On This Day In ...
- Oct 18 1902:
After the blizzard lets up, Skelton climbs down to the sea-ice and finds
the Emperor penguin breeding colony of about 400 birds.
- Oct 18 1903:
At lunchtime, inspection of the sledges shows that the runners on three of the four were
wrecked. Scott is forced to turn back and return to the ship for repairs. They cache the
undamaged sledge and most of the supplies and head back to the ship at a cracking pace.
They camp that night at the Knob Head Moraine.
- Oct 18 1915:
Endurance, still trapped in the pack-ice, is raised up onto a
pressure ridge as the ice shifts.
- Oct 18 1851:
Publication of Moby-Dick, a novel by Herman Melville, in London,
England. This edition was published under the title The Whale.
- Oct 18 1971:
Publication of Bonecrack, the 10th mystery novel by Dick Francis.
- Oct 18 2011:
Man Booker Prize awarded to The Sense of an Ending, a novel by Julian Barnes.
- Oct 18 1887:
World première public performance of Johannes Brahms' Concerto for
Violin and Cello in A minor, Opus 102, in
Cologne, Germany, with Brahms conducting and violinist Joseph
Joachim and cellist Robert Hausmann as the soloists.
- Oct 18 1893:
Charles Gounod, composer, died in Saint-Cloud, a suburb of Paris,
France, at the age of 75.
- Oct 18 1904:
World première performance of Gustav Mahler's Symphony No. 5,
in Cologne, Germany, conducted by the composer.
- Oct 18 1946:
Howard Shore, composer best known for film scores, especially for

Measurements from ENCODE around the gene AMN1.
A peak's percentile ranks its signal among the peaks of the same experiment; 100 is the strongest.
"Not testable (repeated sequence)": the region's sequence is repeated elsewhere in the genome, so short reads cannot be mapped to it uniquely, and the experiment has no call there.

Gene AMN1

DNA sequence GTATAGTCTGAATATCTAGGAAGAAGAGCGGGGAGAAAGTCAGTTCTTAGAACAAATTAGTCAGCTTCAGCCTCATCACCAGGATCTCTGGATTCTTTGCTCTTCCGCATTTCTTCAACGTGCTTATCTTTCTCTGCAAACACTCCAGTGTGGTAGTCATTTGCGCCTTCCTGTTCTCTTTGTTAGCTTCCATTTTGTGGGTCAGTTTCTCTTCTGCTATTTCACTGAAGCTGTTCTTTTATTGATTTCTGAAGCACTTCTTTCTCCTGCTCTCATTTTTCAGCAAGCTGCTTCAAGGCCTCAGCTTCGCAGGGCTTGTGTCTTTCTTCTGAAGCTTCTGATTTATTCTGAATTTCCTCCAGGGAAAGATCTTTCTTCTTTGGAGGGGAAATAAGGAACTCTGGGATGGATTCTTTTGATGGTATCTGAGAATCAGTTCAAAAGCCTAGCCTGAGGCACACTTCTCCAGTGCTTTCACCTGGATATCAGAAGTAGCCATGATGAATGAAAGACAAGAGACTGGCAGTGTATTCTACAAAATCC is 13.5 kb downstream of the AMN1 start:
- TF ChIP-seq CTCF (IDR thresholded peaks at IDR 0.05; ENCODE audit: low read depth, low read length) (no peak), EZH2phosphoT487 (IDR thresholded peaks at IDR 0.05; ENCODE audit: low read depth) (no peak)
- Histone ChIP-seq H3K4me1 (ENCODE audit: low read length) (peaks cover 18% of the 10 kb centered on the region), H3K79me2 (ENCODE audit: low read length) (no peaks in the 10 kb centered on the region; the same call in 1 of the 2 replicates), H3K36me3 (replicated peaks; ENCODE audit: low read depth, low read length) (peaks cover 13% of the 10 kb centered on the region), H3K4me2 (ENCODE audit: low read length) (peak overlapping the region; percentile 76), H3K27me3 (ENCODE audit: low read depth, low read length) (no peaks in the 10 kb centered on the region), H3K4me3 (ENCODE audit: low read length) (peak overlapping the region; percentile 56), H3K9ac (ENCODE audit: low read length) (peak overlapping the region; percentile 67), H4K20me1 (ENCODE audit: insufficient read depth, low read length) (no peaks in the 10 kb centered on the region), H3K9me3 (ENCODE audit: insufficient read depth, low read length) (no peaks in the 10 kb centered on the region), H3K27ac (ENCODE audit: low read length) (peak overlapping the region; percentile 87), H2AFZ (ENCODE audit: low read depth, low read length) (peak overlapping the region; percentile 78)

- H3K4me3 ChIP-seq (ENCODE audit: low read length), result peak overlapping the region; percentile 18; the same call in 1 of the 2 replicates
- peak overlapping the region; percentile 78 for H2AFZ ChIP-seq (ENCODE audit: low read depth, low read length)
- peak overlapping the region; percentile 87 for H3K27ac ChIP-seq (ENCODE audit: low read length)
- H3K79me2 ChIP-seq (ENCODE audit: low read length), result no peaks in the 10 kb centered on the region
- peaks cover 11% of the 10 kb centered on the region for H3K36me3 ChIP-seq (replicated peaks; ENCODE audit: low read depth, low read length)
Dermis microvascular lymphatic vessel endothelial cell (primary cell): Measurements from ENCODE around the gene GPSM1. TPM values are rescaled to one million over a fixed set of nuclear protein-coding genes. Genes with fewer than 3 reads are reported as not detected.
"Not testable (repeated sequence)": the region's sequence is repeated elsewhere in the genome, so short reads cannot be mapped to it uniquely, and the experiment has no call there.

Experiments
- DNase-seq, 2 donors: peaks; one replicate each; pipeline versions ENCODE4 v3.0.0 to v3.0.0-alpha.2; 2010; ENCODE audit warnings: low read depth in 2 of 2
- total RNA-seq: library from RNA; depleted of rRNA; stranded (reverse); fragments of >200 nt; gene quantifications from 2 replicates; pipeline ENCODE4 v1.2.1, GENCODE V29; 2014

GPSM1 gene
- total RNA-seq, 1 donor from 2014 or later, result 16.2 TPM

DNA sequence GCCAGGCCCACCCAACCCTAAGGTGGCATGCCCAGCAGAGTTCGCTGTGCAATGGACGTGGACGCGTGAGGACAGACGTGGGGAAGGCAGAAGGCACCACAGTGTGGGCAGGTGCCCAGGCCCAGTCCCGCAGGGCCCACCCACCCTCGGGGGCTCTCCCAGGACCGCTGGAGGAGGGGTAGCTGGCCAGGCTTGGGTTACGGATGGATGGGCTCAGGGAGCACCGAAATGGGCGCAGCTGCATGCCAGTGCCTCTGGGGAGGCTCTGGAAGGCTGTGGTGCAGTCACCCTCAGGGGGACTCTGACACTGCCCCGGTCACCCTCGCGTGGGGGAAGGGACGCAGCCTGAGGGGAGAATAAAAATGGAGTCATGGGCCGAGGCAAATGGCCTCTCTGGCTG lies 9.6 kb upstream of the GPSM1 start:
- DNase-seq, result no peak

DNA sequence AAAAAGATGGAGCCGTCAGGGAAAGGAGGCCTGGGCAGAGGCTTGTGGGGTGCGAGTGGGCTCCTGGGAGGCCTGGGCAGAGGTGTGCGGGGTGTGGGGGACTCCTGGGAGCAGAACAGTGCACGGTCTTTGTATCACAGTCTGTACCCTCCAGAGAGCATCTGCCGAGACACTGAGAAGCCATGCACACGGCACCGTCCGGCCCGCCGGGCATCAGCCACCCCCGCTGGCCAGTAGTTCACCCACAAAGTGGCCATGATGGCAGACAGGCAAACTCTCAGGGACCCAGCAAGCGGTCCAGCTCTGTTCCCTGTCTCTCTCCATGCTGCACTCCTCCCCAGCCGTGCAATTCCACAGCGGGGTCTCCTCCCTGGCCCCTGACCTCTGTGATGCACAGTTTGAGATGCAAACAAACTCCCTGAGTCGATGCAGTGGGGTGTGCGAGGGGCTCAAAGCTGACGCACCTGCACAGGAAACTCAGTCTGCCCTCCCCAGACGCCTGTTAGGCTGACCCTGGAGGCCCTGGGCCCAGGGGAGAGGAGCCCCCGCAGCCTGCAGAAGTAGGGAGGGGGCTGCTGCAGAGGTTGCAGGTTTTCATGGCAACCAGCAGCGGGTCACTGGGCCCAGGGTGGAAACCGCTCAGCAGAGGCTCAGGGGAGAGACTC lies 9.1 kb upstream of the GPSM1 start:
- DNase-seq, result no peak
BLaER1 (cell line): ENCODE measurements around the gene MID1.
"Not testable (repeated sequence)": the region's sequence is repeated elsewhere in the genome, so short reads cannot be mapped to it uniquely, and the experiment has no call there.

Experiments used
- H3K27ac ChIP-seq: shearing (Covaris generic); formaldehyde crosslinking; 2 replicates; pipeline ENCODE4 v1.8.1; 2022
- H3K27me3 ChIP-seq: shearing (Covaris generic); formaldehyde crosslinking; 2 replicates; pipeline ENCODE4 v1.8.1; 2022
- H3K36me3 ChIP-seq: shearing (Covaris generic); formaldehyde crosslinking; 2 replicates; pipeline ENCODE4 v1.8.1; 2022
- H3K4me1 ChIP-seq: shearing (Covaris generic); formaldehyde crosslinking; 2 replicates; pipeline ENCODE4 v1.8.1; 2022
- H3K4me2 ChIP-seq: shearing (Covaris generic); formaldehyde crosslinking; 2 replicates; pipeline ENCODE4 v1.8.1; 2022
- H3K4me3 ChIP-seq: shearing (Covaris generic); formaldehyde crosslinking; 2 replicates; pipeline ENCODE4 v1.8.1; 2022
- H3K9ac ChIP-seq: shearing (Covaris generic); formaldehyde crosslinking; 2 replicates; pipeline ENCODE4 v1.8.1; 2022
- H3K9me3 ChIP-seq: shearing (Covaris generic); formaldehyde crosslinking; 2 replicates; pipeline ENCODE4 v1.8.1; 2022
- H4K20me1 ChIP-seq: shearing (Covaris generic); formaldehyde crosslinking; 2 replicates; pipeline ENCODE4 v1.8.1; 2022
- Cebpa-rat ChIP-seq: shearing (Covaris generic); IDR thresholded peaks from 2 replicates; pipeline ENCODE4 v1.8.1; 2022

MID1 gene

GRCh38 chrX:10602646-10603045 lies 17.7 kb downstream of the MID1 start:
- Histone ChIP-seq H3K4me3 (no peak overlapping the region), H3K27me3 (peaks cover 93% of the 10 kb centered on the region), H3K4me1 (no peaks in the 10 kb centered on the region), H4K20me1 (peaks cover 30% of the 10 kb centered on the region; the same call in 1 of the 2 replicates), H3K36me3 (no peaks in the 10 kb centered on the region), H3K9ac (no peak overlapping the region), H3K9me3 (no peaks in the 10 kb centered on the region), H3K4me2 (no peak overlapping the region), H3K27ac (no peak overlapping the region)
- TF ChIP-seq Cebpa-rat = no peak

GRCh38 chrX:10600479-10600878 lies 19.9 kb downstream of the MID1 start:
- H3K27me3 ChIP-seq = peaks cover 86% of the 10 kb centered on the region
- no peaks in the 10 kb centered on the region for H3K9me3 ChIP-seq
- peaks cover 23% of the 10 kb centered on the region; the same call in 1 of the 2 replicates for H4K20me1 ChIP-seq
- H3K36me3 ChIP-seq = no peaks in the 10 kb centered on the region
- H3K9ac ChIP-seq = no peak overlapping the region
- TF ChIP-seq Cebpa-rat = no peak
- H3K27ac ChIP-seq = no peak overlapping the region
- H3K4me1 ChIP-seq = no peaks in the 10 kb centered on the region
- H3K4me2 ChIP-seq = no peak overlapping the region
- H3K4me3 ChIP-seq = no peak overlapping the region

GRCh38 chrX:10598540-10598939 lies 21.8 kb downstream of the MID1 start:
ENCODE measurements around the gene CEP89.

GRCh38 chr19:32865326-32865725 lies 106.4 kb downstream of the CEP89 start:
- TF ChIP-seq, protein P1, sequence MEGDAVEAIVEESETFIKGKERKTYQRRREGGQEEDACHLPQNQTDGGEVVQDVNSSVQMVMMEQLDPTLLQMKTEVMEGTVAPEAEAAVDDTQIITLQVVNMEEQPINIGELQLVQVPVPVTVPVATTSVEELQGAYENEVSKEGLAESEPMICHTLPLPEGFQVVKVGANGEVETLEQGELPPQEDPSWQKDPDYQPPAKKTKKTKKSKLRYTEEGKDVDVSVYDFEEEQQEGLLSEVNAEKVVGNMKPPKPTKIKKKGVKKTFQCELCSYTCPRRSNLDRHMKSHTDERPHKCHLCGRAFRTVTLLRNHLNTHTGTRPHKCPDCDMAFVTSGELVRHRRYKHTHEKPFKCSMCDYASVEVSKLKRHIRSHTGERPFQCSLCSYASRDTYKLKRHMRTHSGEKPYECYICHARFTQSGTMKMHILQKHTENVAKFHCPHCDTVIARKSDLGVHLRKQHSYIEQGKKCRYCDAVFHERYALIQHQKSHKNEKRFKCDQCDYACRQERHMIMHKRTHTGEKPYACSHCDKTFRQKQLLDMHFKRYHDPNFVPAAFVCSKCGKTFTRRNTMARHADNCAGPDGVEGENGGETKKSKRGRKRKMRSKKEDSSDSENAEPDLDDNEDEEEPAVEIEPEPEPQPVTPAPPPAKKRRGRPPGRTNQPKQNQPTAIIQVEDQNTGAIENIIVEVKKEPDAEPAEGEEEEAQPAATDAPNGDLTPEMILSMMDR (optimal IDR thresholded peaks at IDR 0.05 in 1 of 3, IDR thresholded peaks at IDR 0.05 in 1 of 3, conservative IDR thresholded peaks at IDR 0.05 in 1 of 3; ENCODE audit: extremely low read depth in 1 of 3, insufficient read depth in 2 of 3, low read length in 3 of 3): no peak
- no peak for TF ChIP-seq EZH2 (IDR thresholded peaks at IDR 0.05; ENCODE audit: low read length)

The Lord of the Rings, born in Toronto, Ontario, Canada.
- Oct 18 1356:
Occurrence of the Basel Earthquake, a large intraplate 'quake, with an
estimated magnitude of 6.0-7.1. The earthquake affected a large area of
central Europe and is the most significant
in that region in recorded history. The city of Basel was virtually destroyed,
and damage extended into France and Germany.
- Oct 18 1871:
Charles Babbage, mathematician and first to design a programmable
computer, died in London, England, at the age of 79.
- Oct 18 1929:
Grand Banks Earthquake, an undersea earthquake with an estimated magnitude of 7.2,
and an epicentre at the mouth of the Laurentian Channel south of Newfoundland,
caused massive turbidity flows that cut transatlantic cables. It also caused a tsunami
that resulted in an estimated 28 deaths in the Burin Peninsula of Newfoundland.
- Oct 18 1840:
Reverend Robert Rundle, Wesleyan Methodist missionary, arrives
in Edmonton, Alberta.
- Oct 18 1856:
James Bird, fur trader, died in Red River settlement, Manitoba,
at the age of about 73.
- Oct 18 1873:
George Arthur French appointed first Commissioner of the North-West
Mounted Police by Prime Minister Sir John A. Macdonald.
- Oct 18 1970:
The Colour of Man exhibition closes.
- Oct 18 2007:
Time Travellers XIV lecture series, second presentation:
"Archaeological Research and Interpretive Programming at Wanuskewin
Heritage Park: A Retrospective" given by Ernie Walker.
- Oct 18 2012:
Time Travellers XIX lecture series, second presentation:
"'You Can't Go Home Again': How the Built Environment Becomes
Archaeological" given by Margaret Kennedy.